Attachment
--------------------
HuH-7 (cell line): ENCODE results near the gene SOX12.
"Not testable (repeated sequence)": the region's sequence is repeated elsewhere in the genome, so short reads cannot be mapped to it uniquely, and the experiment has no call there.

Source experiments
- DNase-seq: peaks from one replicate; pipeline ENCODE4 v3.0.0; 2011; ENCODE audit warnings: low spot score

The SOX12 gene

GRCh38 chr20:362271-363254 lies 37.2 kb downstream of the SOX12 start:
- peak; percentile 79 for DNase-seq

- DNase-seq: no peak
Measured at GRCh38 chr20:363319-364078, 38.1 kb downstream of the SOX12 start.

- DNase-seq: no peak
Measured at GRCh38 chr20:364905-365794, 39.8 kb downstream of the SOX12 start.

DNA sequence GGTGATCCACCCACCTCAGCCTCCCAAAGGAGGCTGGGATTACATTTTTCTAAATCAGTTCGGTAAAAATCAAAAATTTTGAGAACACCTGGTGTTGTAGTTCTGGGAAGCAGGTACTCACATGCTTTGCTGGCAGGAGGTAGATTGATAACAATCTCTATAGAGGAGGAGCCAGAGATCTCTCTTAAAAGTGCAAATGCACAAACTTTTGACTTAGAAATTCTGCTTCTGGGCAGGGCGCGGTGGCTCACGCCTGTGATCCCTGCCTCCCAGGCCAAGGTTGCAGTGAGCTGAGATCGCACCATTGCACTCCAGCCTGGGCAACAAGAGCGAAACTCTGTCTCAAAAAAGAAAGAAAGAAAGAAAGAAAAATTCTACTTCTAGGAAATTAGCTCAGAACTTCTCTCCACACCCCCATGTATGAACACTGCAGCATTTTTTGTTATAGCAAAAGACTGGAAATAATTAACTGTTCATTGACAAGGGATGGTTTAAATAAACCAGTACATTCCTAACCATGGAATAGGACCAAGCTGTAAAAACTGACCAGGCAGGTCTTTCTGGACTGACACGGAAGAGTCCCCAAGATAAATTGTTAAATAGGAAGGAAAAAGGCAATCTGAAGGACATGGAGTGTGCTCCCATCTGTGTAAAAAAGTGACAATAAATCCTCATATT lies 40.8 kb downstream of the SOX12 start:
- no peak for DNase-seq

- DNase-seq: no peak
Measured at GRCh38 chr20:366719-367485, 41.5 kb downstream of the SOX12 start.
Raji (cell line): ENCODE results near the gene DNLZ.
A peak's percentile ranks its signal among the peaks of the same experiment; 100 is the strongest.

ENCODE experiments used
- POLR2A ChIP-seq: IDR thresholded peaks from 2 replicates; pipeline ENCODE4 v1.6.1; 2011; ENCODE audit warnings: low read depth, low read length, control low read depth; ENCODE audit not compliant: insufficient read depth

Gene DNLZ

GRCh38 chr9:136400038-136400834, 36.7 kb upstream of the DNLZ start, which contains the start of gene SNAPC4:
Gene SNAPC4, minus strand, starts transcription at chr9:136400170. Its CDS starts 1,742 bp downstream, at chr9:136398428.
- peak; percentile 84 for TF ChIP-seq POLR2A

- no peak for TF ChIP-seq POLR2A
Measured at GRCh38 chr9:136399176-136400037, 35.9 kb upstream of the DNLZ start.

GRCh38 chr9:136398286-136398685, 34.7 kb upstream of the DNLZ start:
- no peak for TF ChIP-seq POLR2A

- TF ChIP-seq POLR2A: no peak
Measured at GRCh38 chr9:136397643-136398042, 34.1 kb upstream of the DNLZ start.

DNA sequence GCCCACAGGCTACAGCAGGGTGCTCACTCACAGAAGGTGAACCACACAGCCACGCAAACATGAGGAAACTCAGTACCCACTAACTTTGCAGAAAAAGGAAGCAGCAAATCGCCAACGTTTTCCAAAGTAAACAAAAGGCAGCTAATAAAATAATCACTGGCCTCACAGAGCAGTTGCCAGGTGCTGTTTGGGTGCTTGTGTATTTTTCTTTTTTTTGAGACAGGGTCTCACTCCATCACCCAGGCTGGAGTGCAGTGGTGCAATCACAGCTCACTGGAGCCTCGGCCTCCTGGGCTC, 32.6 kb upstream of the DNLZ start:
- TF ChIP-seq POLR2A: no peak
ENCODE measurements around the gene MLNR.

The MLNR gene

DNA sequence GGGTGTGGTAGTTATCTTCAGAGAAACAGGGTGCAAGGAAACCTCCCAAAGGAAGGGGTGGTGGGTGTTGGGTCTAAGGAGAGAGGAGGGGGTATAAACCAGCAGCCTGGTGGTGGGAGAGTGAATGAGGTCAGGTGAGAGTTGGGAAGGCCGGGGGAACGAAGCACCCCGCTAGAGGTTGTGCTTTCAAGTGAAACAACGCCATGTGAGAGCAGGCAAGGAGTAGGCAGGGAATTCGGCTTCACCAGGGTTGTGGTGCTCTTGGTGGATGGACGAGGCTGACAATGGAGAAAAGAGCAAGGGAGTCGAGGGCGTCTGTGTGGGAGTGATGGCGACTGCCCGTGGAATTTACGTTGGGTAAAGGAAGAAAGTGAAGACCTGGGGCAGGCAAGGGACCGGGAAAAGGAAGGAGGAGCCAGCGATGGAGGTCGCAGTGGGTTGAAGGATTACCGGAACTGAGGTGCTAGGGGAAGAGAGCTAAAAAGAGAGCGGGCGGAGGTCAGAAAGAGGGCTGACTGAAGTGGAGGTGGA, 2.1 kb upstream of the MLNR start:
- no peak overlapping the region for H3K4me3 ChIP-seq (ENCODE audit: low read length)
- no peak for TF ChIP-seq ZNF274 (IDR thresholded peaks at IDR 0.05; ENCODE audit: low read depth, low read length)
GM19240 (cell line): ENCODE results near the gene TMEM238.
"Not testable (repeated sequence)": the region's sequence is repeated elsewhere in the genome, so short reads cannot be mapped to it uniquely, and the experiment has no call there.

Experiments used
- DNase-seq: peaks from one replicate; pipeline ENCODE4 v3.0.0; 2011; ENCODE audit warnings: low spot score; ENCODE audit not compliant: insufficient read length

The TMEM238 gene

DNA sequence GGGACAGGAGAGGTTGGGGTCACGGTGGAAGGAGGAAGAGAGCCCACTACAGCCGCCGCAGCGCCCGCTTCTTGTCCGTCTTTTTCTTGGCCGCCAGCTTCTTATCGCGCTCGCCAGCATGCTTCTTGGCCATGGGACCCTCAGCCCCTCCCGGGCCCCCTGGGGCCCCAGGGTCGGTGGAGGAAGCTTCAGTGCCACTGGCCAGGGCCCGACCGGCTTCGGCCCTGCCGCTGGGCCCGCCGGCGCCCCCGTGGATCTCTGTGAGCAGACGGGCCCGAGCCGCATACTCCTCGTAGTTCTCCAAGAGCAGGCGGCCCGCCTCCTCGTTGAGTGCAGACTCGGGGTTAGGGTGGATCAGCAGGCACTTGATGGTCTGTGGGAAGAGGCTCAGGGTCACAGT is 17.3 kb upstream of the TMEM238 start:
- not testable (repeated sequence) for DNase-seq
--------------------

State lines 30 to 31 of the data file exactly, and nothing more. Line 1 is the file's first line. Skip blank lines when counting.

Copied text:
DNA sequence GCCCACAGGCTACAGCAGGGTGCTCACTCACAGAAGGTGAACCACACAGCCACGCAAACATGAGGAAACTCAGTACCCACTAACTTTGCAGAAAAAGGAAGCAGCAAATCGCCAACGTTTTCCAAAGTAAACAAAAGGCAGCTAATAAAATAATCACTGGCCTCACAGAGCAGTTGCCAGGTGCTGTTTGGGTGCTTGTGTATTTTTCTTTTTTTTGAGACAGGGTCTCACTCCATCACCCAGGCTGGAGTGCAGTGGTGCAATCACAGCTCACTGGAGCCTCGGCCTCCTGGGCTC, 32.6 kb upstream of the DNLZ start:
- TF ChIP-seq POLR2A: no peak